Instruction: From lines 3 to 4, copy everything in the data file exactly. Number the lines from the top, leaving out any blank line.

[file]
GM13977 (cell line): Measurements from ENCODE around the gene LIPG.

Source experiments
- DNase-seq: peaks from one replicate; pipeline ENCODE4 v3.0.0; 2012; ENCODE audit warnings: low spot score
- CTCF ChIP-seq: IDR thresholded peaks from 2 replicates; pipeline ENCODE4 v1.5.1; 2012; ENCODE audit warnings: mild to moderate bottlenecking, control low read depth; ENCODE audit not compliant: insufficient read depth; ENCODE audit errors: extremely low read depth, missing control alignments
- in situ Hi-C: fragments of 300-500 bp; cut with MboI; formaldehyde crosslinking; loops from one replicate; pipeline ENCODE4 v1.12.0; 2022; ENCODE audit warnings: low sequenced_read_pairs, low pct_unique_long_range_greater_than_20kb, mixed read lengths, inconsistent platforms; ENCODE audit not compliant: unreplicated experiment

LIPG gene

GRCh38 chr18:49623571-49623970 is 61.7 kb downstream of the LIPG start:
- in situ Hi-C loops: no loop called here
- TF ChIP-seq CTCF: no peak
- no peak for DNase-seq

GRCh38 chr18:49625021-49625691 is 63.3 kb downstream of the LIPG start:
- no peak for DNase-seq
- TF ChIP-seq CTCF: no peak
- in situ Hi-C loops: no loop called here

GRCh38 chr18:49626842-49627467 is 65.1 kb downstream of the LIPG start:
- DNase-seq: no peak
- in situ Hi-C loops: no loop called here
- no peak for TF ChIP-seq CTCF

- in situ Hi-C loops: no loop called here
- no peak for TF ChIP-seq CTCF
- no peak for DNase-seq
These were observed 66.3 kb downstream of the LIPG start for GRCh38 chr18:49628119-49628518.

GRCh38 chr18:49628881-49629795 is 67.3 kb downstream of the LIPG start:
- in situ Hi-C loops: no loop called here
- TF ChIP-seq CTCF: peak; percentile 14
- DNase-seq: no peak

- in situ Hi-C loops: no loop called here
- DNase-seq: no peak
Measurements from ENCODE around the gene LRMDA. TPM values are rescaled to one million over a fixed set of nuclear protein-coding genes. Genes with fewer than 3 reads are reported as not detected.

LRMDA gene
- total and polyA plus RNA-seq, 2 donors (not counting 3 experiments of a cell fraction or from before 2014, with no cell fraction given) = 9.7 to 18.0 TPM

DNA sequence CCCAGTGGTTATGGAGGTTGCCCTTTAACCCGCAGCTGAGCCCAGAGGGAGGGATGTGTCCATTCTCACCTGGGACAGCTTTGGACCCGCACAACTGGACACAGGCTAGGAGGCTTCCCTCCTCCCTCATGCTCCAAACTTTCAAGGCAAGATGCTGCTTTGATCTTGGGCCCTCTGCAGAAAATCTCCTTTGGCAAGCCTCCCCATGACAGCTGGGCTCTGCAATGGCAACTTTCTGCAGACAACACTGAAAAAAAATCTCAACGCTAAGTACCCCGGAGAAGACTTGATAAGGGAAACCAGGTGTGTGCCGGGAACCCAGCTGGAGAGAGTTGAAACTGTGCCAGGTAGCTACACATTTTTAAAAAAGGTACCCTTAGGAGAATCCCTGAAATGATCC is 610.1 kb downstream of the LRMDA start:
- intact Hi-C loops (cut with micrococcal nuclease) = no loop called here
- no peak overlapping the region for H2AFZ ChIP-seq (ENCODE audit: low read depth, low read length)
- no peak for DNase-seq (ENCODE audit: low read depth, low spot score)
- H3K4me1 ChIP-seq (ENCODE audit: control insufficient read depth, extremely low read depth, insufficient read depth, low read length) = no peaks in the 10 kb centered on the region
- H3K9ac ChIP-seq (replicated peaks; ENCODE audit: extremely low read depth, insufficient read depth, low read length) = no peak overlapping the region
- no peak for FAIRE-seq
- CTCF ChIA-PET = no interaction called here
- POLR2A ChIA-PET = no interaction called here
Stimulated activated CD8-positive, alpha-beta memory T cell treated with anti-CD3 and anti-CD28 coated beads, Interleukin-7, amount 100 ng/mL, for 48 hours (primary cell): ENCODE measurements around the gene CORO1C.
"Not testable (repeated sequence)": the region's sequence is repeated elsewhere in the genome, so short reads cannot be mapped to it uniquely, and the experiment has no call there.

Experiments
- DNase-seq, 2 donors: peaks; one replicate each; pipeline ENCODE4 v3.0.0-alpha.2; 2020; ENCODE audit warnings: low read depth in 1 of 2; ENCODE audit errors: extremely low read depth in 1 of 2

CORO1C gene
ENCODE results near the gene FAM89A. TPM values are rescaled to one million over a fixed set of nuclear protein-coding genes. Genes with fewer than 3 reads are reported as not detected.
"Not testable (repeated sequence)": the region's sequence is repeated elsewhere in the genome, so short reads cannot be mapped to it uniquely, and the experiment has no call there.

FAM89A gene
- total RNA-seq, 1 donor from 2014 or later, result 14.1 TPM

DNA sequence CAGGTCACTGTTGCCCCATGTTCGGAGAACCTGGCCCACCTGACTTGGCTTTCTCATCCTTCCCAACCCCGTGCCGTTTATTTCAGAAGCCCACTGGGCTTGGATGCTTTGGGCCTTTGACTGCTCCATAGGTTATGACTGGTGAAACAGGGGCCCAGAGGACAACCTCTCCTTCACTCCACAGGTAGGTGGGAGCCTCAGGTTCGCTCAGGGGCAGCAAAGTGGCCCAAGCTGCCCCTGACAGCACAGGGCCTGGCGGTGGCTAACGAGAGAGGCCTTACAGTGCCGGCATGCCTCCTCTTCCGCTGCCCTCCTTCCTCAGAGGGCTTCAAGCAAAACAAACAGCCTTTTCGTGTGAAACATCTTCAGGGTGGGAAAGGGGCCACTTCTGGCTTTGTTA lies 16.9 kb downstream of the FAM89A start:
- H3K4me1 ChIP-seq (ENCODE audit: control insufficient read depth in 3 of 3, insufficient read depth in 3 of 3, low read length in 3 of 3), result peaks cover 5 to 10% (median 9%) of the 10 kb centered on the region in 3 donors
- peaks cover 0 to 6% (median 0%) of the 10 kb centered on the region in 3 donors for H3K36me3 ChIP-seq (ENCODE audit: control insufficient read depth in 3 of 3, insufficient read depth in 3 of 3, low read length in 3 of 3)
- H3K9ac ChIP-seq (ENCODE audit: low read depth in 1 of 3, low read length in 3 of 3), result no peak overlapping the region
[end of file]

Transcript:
- DNase-seq: peaks from one replicate; pipeline ENCODE4 v3.0.0; 2012; ENCODE audit warnings: low spot score
- CTCF ChIP-seq: IDR thresholded peaks from 2 replicates; pipeline ENCODE4 v1.5.1; 2012; ENCODE audit warnings: mild to moderate bottlenecking, control low read depth; ENCODE audit not compliant: insufficient read depth; ENCODE audit errors: extremely low read depth, missing control alignments